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  • Barbara F. McManus
  • Mary Brown, Judith P. Hallett, Maria Marsilio, and Ann Raia

Barbara F. McManus passed away in the early morning of June 19, 2015, from complications related to cancer. Her death is a particularly painful loss to CAAS. She served our organization in many capacities with a rare combination of dedication and vision: as president in 2005 and webmaster from 2005–2010; and as a member of its Awards and Program Committees. CAAS was proud to honor her with an ovatio in 2001 and again in 2011 by establishing the Barbara F. McManus Leadership Award.

After graduating from The College of New Rochelle summa cum laude in 1964, Barbara joined its faculty in 1967 while still a graduate student in comparative literature at Harvard, which awarded her a Ph.D. in 1975. Before retiring as a full professor in 2000, she made a distinctive mark on the college’s academic landscape by teaching innovative courses in classics, comparative literature, and women’s studies; directing the writing program in its School of Arts and Sciences; and leading efforts to integrate technology into classroom teaching.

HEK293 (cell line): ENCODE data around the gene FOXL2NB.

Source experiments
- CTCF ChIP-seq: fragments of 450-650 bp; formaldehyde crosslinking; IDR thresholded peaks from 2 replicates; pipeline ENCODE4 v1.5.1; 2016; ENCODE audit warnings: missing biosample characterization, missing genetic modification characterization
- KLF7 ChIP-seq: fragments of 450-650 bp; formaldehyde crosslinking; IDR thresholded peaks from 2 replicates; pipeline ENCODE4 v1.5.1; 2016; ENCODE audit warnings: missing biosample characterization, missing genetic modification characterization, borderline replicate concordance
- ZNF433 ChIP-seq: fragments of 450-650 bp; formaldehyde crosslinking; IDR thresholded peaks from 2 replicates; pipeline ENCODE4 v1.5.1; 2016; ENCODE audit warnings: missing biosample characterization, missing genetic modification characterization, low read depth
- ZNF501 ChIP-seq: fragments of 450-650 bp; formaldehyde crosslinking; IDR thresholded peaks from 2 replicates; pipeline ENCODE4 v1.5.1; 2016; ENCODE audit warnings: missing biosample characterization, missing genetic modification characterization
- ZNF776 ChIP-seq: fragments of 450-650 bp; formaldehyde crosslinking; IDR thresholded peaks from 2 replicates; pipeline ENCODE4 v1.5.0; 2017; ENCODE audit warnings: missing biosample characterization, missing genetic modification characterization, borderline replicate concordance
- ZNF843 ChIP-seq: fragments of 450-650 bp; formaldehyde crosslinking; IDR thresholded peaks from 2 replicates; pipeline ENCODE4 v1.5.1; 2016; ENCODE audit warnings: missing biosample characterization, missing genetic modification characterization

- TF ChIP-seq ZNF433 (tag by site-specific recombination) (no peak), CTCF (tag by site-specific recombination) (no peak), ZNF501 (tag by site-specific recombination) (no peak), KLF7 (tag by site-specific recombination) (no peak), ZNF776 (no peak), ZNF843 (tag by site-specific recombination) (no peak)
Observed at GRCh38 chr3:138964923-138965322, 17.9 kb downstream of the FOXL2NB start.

Barbara’s impressive roster of vanguard scholarly publications includes books on women in early modern England, feminist theory and classics, and the pioneering American classicist Grace Harriet Macurdy (forthcoming from The Ohio State University Press in 2017), as well as articles in several learned journals. In 2012 the Women’s Classical Caucus, for which she labored impressively as co-chair and secretary-treasurer, recognized her outstanding achievements in research by launching the annual Barbara McManus Award for the best published article in gender studies each year. In 2016 Barbara became the first recipient of the Women’s Classical Caucus Leadership Award that was established in 2013. She won major grants from the National Endowment for the Humanities, and her NEH-funded Teaching with Technology initiative led to the creation of the VRoma Project, a virtual city and community for classics students worldwide, on which she collaborated closely with her longtime College of New Rochelle classics colleague Ann Raia. In 1994 she received The College of New Rochelle Alumnae Association’s Ursula Laurus award and in 2014 its Woman of Achievement award as a shining example of the college’s motto, “Wisdom for Life.” In 2012, with the support of grants from the National Science Foundation and CAAS itself, the Classics Department at the University of Maryland, College [End Page 547] Park, hosted an international interdisciplinary conference in her name to recognize her scholarship and teaching. On the day of her death Adam Blistein, Executive Director of the Society of Classical Studies (formerly the American Philological Association), posted on the Society’s web site a warm and moving tribute to Barbara’s valuable contributions from 1983 onwards. She served on its Committees for the Status of Women and Minorities and its ad hoc Committee on Outreach and Outreach Prize; on its Board of Directors; and as its Vice President for Professional Matters, where she singlehandedly created the APA census on classics department staffing and enrollments. In 2009 the APA honored her with its Distinguished Service Award for her extraordinary achievements on behalf of our discipline and profession. Barbara’s devoted work for CAAS on many fronts, and in particular her generous support of CAAS colleagues, ranks high among her stellar accomplishments. According to an ancient Greek maxim, the measure of one’s life is not its length but its goodness. Barbara F. McManus—exemplary daughter, sister, wife, mother, colleague, scholar and beloved friend—illustrates those words in all that she has done and been. Her invincible spirit abides, and we strive to fulfill the ideals that she so memorably embodied. [End Page 548]



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